Journal Article

Defining Meyer's loop–temporal lobe resections, visual field deficits and diffusion tensor tractography

M. Yogarajah, N. K. Focke, S. Bonelli, M. Cercignani, J. Acheson, G. J. M. Parker, D. C. Alexander, A. W. McEvoy, M. R. Symms, M. J. Koepp and J. S. Duncan

in Brain

Published on behalf of The Guarantors of Brain

Volume 132, issue 6, pages 1656-1668
Published in print June 2009 | ISSN: 0006-8950
Published online May 2009 | e-ISSN: 1460-2156 | DOI: http://dx.doi.org/10.1093/brain/awp114

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Anterior temporal lobe resection is often complicated by superior quadrantic visual field deficits (VFDs). In some cases this can be severe enough to prohibit driving, even if a patient is free of seizures. These deficits are caused by damage to Meyer's loop of the optic radiation, which shows considerable heterogeneity in its anterior extent. This structure cannot be distinguished using clinical magnetic resonance imaging sequences. Diffusion tensor tractography is an advanced magnetic resonance imaging technique that enables the parcellation of white matter. Using seed voxels antero-lateral to the lateral geniculate nucleus, we applied this technique to 20 control subjects, and 21 postoperative patients. All patients had visual fields assessed with Goldmann perimetry at least three months after surgery. We measured the distance from the tip of Meyer's loop to the temporal pole and horn in all subjects. In addition, we measured the size of temporal lobe resection using postoperative T1-weighted images, and quantified VFDs. Nine patients suffered VFDs ranging from 22% to 87% of the contralateral superior quadrant. In patients, the range of distance from the tip of Meyer's loop to the temporal pole was 24–43 mm (mean 34 mm), and the range of distance from the tip of Meyer's loop to the temporal horn was −15 to +9 mm (mean 0 mm). In controls the range of distance from the tip of Meyer's loop to the temporal pole was 24–47 mm (mean 35 mm), and the range of distance from the tip of Meyer's loop to the temporal horn was −11 to +9 mm (mean 0 mm). Both quantitative and qualitative results were in accord with recent dissections of cadaveric brains, and analysis of postoperative VFDs and resection volumes. By applying a linear regression analysis we showed that both distance from the tip of Meyer's loop to the temporal pole and the size of resection were significant predictors of the postoperative VFDs. We conclude that there is considerable variation in the anterior extent of Meyer's loop. In view of this, diffusion tensor tractography of the optic radiation is a potentially useful method to assess an individual patient's risk of postoperative VFDs following anterior temporal lobe resection.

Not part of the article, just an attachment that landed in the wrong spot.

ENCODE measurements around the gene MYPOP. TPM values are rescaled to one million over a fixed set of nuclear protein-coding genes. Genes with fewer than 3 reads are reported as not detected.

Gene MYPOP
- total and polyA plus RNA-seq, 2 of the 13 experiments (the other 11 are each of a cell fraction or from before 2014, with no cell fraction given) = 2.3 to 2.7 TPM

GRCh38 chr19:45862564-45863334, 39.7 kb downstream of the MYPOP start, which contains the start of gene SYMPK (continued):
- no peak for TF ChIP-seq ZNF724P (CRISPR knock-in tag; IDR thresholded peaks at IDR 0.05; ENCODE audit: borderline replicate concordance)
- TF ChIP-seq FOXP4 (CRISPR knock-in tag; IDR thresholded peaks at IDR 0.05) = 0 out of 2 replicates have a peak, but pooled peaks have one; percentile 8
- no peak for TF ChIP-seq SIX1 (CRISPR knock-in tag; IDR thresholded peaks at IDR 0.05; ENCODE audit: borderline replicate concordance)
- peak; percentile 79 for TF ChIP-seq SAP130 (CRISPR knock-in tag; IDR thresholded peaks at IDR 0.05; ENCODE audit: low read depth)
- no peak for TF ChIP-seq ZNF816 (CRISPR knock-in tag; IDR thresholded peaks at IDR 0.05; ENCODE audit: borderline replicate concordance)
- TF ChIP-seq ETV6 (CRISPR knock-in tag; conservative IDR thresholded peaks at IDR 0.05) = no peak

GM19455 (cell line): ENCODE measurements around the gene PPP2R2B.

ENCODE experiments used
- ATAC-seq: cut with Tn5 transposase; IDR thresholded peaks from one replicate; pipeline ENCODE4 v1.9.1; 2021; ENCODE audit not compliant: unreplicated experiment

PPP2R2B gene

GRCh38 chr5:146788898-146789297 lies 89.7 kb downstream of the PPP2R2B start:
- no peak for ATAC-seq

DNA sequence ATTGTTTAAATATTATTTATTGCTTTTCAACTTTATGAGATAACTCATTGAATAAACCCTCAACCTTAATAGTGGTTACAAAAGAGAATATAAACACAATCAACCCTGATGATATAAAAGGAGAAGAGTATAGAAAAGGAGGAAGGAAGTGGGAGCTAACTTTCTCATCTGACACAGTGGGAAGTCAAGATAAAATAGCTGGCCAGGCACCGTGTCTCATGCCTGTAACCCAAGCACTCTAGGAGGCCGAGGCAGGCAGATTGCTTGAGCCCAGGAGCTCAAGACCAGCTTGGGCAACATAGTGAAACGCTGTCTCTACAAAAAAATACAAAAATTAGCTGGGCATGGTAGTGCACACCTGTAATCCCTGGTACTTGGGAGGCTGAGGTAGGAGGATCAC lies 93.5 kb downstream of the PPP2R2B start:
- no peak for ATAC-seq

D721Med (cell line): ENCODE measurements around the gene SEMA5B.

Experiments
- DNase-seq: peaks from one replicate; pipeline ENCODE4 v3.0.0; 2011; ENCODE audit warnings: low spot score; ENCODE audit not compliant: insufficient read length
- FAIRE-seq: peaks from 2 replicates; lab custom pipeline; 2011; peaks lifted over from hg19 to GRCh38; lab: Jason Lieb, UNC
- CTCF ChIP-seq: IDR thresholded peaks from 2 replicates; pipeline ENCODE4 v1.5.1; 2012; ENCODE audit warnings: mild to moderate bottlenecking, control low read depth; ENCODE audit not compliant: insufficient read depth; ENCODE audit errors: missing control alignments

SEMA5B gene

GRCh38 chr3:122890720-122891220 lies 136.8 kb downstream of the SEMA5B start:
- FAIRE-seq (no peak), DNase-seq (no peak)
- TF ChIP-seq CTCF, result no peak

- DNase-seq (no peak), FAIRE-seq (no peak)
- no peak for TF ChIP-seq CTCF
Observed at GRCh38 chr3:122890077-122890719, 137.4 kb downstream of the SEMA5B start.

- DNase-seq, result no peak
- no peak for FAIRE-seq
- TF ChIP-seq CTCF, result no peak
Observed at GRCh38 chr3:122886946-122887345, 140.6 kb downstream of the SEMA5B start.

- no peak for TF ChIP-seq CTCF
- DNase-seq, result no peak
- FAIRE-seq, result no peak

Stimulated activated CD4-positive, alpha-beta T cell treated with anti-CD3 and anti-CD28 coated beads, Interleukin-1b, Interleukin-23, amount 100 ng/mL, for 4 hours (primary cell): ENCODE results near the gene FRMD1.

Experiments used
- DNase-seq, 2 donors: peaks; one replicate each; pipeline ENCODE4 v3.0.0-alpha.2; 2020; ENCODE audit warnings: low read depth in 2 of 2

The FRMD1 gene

Keywords: diffusion tensor tractography; Meyer's loop; optic radiation; anterior temporal lobe resection

Journal Article.  8126 words.  Illustrated.

Subjects: Neurology ; Neuroscience

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